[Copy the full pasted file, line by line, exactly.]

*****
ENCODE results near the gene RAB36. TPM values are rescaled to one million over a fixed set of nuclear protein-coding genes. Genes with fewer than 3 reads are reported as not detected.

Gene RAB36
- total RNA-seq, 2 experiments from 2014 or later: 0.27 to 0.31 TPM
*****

ENCODE results near the gene RAB36. TPM values are rescaled to one million over a fixed set of nuclear protein-coding genes. Genes with fewer than 3 reads are reported as not detected.

Gene RAB36
- total RNA-seq, 2 experiments from 2014 or later: 0.27 to 0.31 TPM